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National Museum of the Marine Corps

Coordinates: 38°32′39″N 77°20′36″W / 38.544139°N 77.343361°W / 38.544139; -77.343361
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National Museum of the Marine Corps
Seal of the National Museum of the Marine Corps
EstablishedNovember 10, 2006
Location1775 Semper Fidelis Way (see US Route 1 in Virginia)
Triangle, Virginia
Coordinates38°32′39″N 77°20′36″W / 38.544139°N 77.343361°W / 38.544139; -77.343361
TypeMilitary History
Public transit accessnone

The National Museum of the Marine Corps is the historical museum of the United States Marine Corps. Located in Triangle, Virginia near MCB Quantico, the museum opened on November 10, 2006, and is now one of the top tourist attractions in the state, drawing over 500,000 people annually.[1]

In July 2013, the museum announced plans for a major expansion, to include sections on more modern Marine Corps history, such as the 1983 Beirut barracks bombing, a combat art gallery, and a Global War on Terrorism gallery.[2]


Aerial view of the Museum under construction in April 2006

The museum replaces both the Marine Corps Historical Center in the Washington Navy Yard, which closed on July 1, 2005, and the Marine Corps Air-Ground Museum in Quantico, Virginia, which closed on November 15, 2002.[3][4]

National Museum of the Marine Corps, Looking Overhead

A public-private venture, the museum is a cooperative effort between the United States Marine Corps and the Marine Corps Heritage Foundation. The Foundation manages the museum operation, while the museum building will be donated to the Marine Corps.[5]

Designed by Curtis W. Fentress of Fentress Architects, the museum's exterior is meant to "evoke the image of the flag raisers of Iwo Jima," an image that is also preserved by the Marine Corps War Memorial.[5] A replica of the "Iron Mike" statue at Marine Corps Base Quantico stands on the lawn, to one side of the main entrance.

The museum is 100,000-square-foot (9,300 m2), and is open to the public with free admission.[5]

Marine Corps Heritage Foundation[edit]

Established in 1979, the Marine Corps Heritage Foundation is a private, non-profit organization that supports the historical programs of the Marine Corps. In 1999, the Foundation expanded its mission to include the creation of the National Museum of the Marine Corps.[5]

Heritage Center[edit]

The National Museum of the Marine Corps is designed to be the centerpiece of a complex of facilities called the Marine Corps Heritage Center.[6] This multi-use, 135-acre (0.55 km2) campus includes the Semper Fidelis Memorial Park and Semper Fidelis Chapel; a demonstration area with parade grounds; hiking trails and other outdoor recreational offerings; a conference center and hotel; and an archive facility to restore and preserve Marine artifacts.[5]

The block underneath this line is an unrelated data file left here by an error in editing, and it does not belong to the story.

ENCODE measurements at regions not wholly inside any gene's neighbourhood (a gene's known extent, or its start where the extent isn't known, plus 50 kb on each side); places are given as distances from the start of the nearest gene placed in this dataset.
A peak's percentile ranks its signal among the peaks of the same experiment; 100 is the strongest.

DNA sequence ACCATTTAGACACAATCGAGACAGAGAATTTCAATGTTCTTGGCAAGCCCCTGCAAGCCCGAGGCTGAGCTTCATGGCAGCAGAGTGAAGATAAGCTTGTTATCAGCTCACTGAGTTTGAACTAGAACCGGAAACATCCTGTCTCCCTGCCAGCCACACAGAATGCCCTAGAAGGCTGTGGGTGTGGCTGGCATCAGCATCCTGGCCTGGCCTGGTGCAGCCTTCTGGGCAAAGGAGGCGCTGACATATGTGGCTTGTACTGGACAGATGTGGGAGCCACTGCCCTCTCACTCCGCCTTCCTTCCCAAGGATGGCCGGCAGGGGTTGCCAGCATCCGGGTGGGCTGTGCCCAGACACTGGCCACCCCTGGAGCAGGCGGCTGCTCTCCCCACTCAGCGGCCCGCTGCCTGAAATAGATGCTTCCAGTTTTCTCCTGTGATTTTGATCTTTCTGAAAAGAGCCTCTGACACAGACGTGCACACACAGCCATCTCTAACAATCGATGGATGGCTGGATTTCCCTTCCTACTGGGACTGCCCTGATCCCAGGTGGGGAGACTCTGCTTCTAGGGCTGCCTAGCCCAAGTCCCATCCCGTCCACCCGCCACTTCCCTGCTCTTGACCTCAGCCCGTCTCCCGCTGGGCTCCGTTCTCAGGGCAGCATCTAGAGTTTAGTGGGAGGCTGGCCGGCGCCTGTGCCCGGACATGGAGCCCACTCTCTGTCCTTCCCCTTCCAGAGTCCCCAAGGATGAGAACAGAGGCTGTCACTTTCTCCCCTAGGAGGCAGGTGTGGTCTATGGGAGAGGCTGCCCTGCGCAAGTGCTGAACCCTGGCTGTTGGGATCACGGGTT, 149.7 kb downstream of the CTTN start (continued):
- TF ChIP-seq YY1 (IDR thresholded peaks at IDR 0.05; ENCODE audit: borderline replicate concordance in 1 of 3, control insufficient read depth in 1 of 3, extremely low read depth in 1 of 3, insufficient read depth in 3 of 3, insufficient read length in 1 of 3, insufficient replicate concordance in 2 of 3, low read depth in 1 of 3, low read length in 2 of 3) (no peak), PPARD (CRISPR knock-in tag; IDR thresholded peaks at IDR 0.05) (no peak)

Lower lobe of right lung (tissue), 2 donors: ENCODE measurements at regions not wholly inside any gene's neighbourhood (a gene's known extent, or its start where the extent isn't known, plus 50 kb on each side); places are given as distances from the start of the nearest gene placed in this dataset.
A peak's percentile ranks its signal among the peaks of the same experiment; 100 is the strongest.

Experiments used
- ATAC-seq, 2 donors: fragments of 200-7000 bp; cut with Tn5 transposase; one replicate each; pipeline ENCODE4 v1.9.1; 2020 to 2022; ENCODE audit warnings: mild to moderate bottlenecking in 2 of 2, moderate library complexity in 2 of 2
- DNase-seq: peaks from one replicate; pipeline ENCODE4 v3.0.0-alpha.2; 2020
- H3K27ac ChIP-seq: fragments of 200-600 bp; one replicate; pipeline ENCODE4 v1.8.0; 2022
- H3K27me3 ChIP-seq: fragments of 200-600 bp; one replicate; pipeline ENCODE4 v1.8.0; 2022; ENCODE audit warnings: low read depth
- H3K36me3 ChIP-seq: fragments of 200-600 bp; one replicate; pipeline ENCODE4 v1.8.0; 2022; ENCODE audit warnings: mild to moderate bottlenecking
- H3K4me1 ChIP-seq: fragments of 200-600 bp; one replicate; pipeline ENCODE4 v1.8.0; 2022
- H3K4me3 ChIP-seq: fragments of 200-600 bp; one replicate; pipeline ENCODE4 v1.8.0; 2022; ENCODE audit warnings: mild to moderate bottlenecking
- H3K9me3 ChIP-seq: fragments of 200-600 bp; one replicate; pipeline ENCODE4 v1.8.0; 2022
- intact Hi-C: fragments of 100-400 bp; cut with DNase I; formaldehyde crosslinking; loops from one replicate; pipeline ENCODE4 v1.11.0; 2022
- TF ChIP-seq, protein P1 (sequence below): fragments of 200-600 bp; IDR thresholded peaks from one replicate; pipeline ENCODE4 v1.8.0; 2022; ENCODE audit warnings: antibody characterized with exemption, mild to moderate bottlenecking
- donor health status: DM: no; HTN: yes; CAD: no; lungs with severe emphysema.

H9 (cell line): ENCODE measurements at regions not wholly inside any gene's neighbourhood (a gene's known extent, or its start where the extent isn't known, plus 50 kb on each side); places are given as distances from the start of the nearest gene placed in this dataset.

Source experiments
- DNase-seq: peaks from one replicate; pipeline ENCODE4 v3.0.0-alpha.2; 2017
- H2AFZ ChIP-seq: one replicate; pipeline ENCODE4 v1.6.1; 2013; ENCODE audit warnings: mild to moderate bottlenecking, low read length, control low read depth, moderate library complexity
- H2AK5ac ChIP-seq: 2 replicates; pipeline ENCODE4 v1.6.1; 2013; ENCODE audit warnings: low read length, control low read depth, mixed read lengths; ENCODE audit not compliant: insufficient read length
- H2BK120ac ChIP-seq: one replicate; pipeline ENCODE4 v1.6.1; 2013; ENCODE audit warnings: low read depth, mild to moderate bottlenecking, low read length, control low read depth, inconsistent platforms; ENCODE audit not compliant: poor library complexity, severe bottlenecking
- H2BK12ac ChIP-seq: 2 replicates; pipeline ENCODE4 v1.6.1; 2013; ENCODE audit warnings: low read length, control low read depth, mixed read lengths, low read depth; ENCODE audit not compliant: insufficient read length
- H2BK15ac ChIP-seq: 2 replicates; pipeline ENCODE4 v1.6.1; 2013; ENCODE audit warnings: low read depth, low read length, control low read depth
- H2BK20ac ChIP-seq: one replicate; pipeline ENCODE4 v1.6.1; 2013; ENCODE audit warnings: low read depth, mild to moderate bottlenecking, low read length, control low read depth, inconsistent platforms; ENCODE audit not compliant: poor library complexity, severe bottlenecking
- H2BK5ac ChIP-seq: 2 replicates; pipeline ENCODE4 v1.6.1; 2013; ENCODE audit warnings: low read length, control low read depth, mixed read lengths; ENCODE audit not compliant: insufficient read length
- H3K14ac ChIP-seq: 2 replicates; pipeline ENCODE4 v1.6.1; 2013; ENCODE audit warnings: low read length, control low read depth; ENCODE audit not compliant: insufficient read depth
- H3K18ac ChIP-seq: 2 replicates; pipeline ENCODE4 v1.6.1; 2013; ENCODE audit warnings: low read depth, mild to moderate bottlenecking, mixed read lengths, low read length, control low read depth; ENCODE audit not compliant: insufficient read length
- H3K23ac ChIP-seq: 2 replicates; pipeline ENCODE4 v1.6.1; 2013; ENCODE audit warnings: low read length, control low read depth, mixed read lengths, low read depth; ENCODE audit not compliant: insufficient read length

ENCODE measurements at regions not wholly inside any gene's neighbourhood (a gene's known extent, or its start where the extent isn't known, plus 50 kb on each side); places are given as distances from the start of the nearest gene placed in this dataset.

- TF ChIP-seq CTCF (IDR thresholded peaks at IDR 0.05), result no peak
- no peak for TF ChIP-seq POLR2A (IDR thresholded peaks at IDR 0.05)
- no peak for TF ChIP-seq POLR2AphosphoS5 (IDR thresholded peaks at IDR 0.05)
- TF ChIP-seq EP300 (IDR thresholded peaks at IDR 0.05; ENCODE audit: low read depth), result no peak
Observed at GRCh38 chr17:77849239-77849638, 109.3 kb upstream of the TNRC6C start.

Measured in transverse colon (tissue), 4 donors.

The chapel, designed by Fentress Architects, was completed in 2009 with a $5 million donation from a retired Marine.[7]


Photosphere of the Leatherneck Gallery within the National Museum of the Marine Corps.
The museum exhibits the flags from the first and second Iwo Jima flag-raisings. The second flag, pictured in the iconic 1945 photograph, was damaged by the high winds at the peak of Mount Suribachi, Iwo Jima.
National Museum of the Marine Corps
National Museum of the Marine Corps, Looking Southwest

The museum features the following permanent exhibits, which were designed by Christopher Chadbourne and Associates:[5]

On June 5, 2010, the following three exhibits were opened:

  • Defending a New Nation (1775–1865)
  • Age of Expansion (1866–1916)
  • World War I (1917–1918)

It also has a statue of a horse, Sergeant Reckless, which served with the Marine Corps in Korea. The statue was dedicated on Friday, 26 July 2013.[8]

The museum also includes classrooms, a theater, a gift shop, a bar, a restaurant, and a rifle range laser simulator. The Korean War gallery features a section that simulates the cold temperature and sounds of the Battle of the Chosin Reservoir in 1951, while the war's fighting was at its peak. Two play areas for children can also be found within the museum.[5]

See also[edit]


  1. ^ Vassil, Chris (January 27, 2009). "National Museum of the Marine Corps Remains Top Virginia Destination". Marketwatch. Retrieved January 29, 2008. [dead link]
  2. ^ "National Marine Corps Museum plans massive expansion," Marine Corps Times, July 13, 2013 Archived 2013-07-17 at the Wayback Machine, retrieved January 26, 2014
  3. ^ "Marine Corps History and Museum Division". Archived from the original on February 5, 2006. MUSEUMS: Visitors and Researchers – Marine Corps Historical Center, Washington Navy Yard, DC, Permanently Closed as of July 1, 2005; National Museum of the Marine Corps, MCB, Quantico, VA, Opening in 2006.
  4. ^ "Marine Corps Air-Ground Museum". Archived from the original on August 6, 2007. Closed Permanently. The Marine Corps Air-Ground Museum aboard Marine Corps Base, Quantico, VA, is closed permanently as of November 15, 2002. This is part of the transition to the National Museum of the Marine Corps, which will be opening in the near future.
  5. ^ a b c d e f g National museum of the marine corps history Archived 2013-09-28 at the Wayback Machine
  6. ^ Richard F. Snow "New Museum: One Service's Bid to 'Live Forever,'" American Heritage, Nov./Dec. 2006.
  7. ^ "Worship in the woods". The Washington Post. October 23, 2009. pp. B1.
  8. ^ Miller, Joshua Rhett. "Statue of Korean War Horse Reckless to be Unveiled at Marine museum in Virginia". Fox News. Retrieved July 27, 2013.

External links[edit]